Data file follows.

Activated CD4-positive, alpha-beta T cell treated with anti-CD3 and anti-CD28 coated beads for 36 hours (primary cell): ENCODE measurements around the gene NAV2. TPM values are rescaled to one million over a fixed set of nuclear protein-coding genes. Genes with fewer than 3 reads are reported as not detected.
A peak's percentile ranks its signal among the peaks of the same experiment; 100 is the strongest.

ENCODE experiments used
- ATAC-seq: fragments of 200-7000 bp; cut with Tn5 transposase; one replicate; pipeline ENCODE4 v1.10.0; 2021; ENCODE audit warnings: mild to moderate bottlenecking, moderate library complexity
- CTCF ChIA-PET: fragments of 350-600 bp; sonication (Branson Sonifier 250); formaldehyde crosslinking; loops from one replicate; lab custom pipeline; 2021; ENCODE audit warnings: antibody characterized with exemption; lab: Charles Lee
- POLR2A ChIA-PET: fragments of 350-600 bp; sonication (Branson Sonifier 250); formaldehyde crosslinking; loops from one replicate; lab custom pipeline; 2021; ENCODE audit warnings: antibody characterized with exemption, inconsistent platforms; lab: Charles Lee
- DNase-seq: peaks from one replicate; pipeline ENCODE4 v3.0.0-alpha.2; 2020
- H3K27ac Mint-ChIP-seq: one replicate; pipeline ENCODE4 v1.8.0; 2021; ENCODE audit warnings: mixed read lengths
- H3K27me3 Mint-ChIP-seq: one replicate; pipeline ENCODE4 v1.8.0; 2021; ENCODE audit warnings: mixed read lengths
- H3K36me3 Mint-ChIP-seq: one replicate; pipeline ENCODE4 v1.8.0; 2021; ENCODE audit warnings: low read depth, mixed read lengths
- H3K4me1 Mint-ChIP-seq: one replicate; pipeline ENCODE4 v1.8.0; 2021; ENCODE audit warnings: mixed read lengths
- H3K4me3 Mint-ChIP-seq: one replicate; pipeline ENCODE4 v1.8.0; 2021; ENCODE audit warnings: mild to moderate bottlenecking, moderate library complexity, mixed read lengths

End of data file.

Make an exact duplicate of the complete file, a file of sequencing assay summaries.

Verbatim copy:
Activated CD4-positive, alpha-beta T cell treated with anti-CD3 and anti-CD28 coated beads for 36 hours (primary cell): ENCODE measurements around the gene NAV2. TPM values are rescaled to one million over a fixed set of nuclear protein-coding genes. Genes with fewer than 3 reads are reported as not detected.
A peak's percentile ranks its signal among the peaks of the same experiment; 100 is the strongest.

ENCODE experiments used
- ATAC-seq: fragments of 200-7000 bp; cut with Tn5 transposase; one replicate; pipeline ENCODE4 v1.10.0; 2021; ENCODE audit warnings: mild to moderate bottlenecking, moderate library complexity
- CTCF ChIA-PET: fragments of 350-600 bp; sonication (Branson Sonifier 250); formaldehyde crosslinking; loops from one replicate; lab custom pipeline; 2021; ENCODE audit warnings: antibody characterized with exemption; lab: Charles Lee
- POLR2A ChIA-PET: fragments of 350-600 bp; sonication (Branson Sonifier 250); formaldehyde crosslinking; loops from one replicate; lab custom pipeline; 2021; ENCODE audit warnings: antibody characterized with exemption, inconsistent platforms; lab: Charles Lee
- DNase-seq: peaks from one replicate; pipeline ENCODE4 v3.0.0-alpha.2; 2020
- H3K27ac Mint-ChIP-seq: one replicate; pipeline ENCODE4 v1.8.0; 2021; ENCODE audit warnings: mixed read lengths
- H3K27me3 Mint-ChIP-seq: one replicate; pipeline ENCODE4 v1.8.0; 2021; ENCODE audit warnings: mixed read lengths
- H3K36me3 Mint-ChIP-seq: one replicate; pipeline ENCODE4 v1.8.0; 2021; ENCODE audit warnings: low read depth, mixed read lengths
- H3K4me1 Mint-ChIP-seq: one replicate; pipeline ENCODE4 v1.8.0; 2021; ENCODE audit warnings: mixed read lengths
- H3K4me3 Mint-ChIP-seq: one replicate; pipeline ENCODE4 v1.8.0; 2021; ENCODE audit warnings: mild to moderate bottlenecking, moderate library complexity, mixed read lengths